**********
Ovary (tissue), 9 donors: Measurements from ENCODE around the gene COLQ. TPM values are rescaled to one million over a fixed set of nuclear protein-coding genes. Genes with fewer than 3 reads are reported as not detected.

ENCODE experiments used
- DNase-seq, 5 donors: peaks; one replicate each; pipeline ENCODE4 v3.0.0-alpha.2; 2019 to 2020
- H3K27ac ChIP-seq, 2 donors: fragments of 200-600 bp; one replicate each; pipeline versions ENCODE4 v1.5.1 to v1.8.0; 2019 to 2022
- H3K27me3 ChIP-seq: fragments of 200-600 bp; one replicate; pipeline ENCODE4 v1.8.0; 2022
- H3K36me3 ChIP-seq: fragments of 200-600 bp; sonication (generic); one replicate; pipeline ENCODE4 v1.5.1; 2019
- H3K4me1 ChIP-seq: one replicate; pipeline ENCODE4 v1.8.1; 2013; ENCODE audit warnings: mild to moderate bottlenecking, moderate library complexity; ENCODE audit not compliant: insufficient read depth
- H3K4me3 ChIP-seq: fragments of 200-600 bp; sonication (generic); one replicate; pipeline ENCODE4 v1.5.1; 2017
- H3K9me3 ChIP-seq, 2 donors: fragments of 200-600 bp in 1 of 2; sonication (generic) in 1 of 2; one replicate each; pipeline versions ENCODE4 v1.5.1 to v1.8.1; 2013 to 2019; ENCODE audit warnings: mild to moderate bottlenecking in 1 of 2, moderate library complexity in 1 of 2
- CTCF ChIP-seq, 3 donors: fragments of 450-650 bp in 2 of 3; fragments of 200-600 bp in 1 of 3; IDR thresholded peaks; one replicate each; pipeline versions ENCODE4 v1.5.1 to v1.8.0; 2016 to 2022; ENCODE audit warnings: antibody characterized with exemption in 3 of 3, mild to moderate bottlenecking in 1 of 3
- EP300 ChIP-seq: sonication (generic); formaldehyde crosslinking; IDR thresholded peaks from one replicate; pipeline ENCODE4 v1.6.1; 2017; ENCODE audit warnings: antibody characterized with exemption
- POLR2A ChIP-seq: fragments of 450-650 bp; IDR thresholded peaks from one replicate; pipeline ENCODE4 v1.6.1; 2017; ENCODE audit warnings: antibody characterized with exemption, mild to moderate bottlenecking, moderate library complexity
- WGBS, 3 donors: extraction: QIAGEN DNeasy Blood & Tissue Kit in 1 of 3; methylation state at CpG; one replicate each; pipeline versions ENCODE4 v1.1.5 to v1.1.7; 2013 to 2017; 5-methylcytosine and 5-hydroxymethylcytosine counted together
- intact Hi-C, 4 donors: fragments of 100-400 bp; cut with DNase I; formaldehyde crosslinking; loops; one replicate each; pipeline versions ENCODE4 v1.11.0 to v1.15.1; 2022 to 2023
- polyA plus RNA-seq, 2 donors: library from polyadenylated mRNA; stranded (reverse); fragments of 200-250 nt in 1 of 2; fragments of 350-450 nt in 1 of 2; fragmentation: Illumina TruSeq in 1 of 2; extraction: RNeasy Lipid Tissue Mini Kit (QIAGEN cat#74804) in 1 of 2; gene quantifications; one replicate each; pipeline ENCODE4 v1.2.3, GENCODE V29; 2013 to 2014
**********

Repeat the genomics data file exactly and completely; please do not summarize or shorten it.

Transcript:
Ovary (tissue), 9 donors: Measurements from ENCODE around the gene COLQ. TPM values are rescaled to one million over a fixed set of nuclear protein-coding genes. Genes with fewer than 3 reads are reported as not detected.

ENCODE experiments used
- DNase-seq, 5 donors: peaks; one replicate each; pipeline ENCODE4 v3.0.0-alpha.2; 2019 to 2020
- H3K27ac ChIP-seq, 2 donors: fragments of 200-600 bp; one replicate each; pipeline versions ENCODE4 v1.5.1 to v1.8.0; 2019 to 2022
- H3K27me3 ChIP-seq: fragments of 200-600 bp; one replicate; pipeline ENCODE4 v1.8.0; 2022
- H3K36me3 ChIP-seq: fragments of 200-600 bp; sonication (generic); one replicate; pipeline ENCODE4 v1.5.1; 2019
- H3K4me1 ChIP-seq: one replicate; pipeline ENCODE4 v1.8.1; 2013; ENCODE audit warnings: mild to moderate bottlenecking, moderate library complexity; ENCODE audit not compliant: insufficient read depth
- H3K4me3 ChIP-seq: fragments of 200-600 bp; sonication (generic); one replicate; pipeline ENCODE4 v1.5.1; 2017
- H3K9me3 ChIP-seq, 2 donors: fragments of 200-600 bp in 1 of 2; sonication (generic) in 1 of 2; one replicate each; pipeline versions ENCODE4 v1.5.1 to v1.8.1; 2013 to 2019; ENCODE audit warnings: mild to moderate bottlenecking in 1 of 2, moderate library complexity in 1 of 2
- CTCF ChIP-seq, 3 donors: fragments of 450-650 bp in 2 of 3; fragments of 200-600 bp in 1 of 3; IDR thresholded peaks; one replicate each; pipeline versions ENCODE4 v1.5.1 to v1.8.0; 2016 to 2022; ENCODE audit warnings: antibody characterized with exemption in 3 of 3, mild to moderate bottlenecking in 1 of 3
- EP300 ChIP-seq: sonication (generic); formaldehyde crosslinking; IDR thresholded peaks from one replicate; pipeline ENCODE4 v1.6.1; 2017; ENCODE audit warnings: antibody characterized with exemption
- POLR2A ChIP-seq: fragments of 450-650 bp; IDR thresholded peaks from one replicate; pipeline ENCODE4 v1.6.1; 2017; ENCODE audit warnings: antibody characterized with exemption, mild to moderate bottlenecking, moderate library complexity
- WGBS, 3 donors: extraction: QIAGEN DNeasy Blood & Tissue Kit in 1 of 3; methylation state at CpG; one replicate each; pipeline versions ENCODE4 v1.1.5 to v1.1.7; 2013 to 2017; 5-methylcytosine and 5-hydroxymethylcytosine counted together
- intact Hi-C, 4 donors: fragments of 100-400 bp; cut with DNase I; formaldehyde crosslinking; loops; one replicate each; pipeline versions ENCODE4 v1.11.0 to v1.15.1; 2022 to 2023
- polyA plus RNA-seq, 2 donors: library from polyadenylated mRNA; stranded (reverse); fragments of 200-250 nt in 1 of 2; fragments of 350-450 nt in 1 of 2; fragmentation: Illumina TruSeq in 1 of 2; extraction: RNeasy Lipid Tissue Mini Kit (QIAGEN cat#74804) in 1 of 2; gene quantifications; one replicate each; pipeline ENCODE4 v1.2.3, GENCODE V29; 2013 to 2014